The cell extract from 6 L of E. coli cells was loaded onto a chitin-agarose column as described above. After extensive washing with column buffer, the resin was treated with cleavage buffer to elute the protein. The eluate was concentrated as before and then dialyzed against 50 mM MOPS buffer, pH 7.0 with 150 mM NaCl to remove excess NMA. The concentrated protein sample was then divided into two aliquots. The tripeptide CUG was added to each aliquot at a concentration of 5 mM. One aliquot received NMA while a second aliquot (which served as a negative control) received only buffer. The samples were allowed to incubate at room temperature for 4 h, after which they were dialyzed against 50 mM potassium phosphate buffer, pH 7.4, containing 150 mM NaCl and 1 mM EDTA to remove excess peptide and reagent. After dialysis the samples were assayed using 90 μM thioredoxin to determine a specific activity.
Specific catalytic activities were determined using the insulin assay as described previously (36). Briefly, 500 μL reaction mixtures containing 3 μM semisynthetic TR or the corresponding mouse recombinant TR3 were used. As substrates, 5 μM E. coli Trx or recombinant rat mitochondrial Trx2 were used. Progress in the reaction was followed by the decrease in absorbance at 340 nm, resulting from the oxidation of NADPH.
The enzymes were concentrated to 1 mg/mL in 10 mM ammonium bicarbonate buffer pH 8.0. The protein samples were then spotted on a 100-well plate at various dilutions. A solution of sinnapinic acid at 10 mg/mL was overlaid onto the protein spots and the samples were left to air dry. A Voyager-DETM MALDI-TOF mass spectrometer in the linear mode was then used to analyze the samples. The instrument was externally calibrated with BSA.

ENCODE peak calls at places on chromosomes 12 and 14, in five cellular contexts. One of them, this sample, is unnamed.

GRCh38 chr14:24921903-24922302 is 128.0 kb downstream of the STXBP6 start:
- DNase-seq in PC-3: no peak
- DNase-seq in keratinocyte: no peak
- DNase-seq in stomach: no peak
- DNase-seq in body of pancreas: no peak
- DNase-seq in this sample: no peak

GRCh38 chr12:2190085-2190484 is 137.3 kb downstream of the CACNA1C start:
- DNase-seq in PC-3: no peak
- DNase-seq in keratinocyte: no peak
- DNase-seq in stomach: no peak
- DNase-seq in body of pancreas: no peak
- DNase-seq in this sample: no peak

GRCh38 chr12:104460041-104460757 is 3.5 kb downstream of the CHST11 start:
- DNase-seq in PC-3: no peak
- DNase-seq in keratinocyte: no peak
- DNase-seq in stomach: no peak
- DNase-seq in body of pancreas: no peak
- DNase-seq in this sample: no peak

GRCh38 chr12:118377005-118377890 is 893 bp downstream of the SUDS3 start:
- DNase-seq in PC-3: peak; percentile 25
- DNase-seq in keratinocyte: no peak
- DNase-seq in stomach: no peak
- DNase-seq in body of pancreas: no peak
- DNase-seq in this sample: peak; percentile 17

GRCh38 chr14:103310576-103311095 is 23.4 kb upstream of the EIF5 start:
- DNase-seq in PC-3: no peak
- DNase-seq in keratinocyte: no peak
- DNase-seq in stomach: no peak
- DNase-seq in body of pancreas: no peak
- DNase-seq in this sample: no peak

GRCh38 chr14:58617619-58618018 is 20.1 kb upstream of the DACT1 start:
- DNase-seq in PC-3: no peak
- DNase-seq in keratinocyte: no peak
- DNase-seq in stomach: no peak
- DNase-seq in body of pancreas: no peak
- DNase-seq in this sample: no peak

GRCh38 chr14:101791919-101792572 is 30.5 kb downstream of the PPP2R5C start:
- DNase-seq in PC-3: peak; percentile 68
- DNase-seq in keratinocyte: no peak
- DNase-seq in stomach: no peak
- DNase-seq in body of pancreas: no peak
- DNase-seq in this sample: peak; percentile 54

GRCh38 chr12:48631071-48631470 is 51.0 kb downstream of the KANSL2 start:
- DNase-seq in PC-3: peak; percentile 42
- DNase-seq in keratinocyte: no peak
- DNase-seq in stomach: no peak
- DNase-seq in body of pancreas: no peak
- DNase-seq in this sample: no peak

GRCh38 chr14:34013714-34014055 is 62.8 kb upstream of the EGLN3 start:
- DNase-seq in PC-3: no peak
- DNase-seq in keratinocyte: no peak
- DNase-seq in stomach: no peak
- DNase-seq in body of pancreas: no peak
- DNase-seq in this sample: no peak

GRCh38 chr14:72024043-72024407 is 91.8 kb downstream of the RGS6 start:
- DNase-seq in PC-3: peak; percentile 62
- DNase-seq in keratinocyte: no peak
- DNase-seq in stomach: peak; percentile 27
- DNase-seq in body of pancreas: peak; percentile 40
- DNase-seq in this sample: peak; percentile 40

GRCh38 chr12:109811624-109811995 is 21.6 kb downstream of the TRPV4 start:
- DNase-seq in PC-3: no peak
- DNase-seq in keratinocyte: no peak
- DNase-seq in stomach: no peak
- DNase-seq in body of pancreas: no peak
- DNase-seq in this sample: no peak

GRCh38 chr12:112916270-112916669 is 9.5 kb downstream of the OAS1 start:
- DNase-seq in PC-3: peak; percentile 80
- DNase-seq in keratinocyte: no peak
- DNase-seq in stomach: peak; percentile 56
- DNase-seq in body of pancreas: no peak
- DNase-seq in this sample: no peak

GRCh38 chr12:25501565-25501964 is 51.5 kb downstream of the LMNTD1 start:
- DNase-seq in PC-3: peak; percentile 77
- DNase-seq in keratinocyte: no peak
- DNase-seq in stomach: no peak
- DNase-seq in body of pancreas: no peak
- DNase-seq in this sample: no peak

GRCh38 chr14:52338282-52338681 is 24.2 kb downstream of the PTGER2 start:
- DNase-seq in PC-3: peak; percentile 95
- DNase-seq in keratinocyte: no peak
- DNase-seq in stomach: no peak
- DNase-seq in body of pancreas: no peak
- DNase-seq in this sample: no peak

Purified thioredoxin reductase (truncated or semisynthetic) at a concentration of 0.3 mg/mL, was digested using 10 μg/mL sequencing grade trypsin (Promega) in 150 mM ammonium bicarbonate at 37 °C for 16 h. The digested sample was stored frozen until mass spectrometric analysis. Samples for MALDI-TOF were prepared by serial dilution in 10 mg/mL matrix, 2,5-Dihydroxybenzoic Acid (DHB) or α-Cyano-4-Hydroxycinnamic Acid (CHCA), with 50% acetonitrile/0.05% TFA as a diluent. Samples were applied to the MALDI plate as 1-μL spots and dried under vacuum.
A Voyager-DETM PRO Workstation (Applied Biosystems) was used to analyze MALDI-TOF samples. Positive ion spectra (mass + H+) were collected in reflector mode with an accelerating voltage of 20,000 and a delayed extraction time of 175 nsec. Data was collected as the accumulated spectra containing a minimum of 10 spectra at 50 laser shots per spectrum. Monoisotopic masses were corrected by external-calibration using Applied Biosystems Calibration Mixture 2; Angiotensin I (1296.6853), ACTH clip 1–17 (2093.0867), clip 18–39 (2465.1989) and clip 7–38 (3657.9294) prepared in the equivalent matrix. The resulting (mass + H+) data were compared to a theoretical digest generated using the ExPASy Peptide Mass Proteomics tool.
Digested samples were also analyzed by LC/MS using a Thermo-Finnigan LCQ Deca XP Plus liquid chromatograph ion trap mass spectrometry with peaks subjected to MS/MS fragmentation sequencing by collision-induced dissociation. Full MS of parent ions and MS/MS fragmentation data were processed using the Turbo-SEQUEST database for peptide identification. The (mass + H+) of the semisynthetic C-terminal tryptic fragment (SGLEPTVTGCUG), molecular formula Se1C44H73N12O18S1 representing the oxidized form, was compared to the theoretical isotope pattern generated using MS-Isotope from USCF ProteinProspector v4.0.5.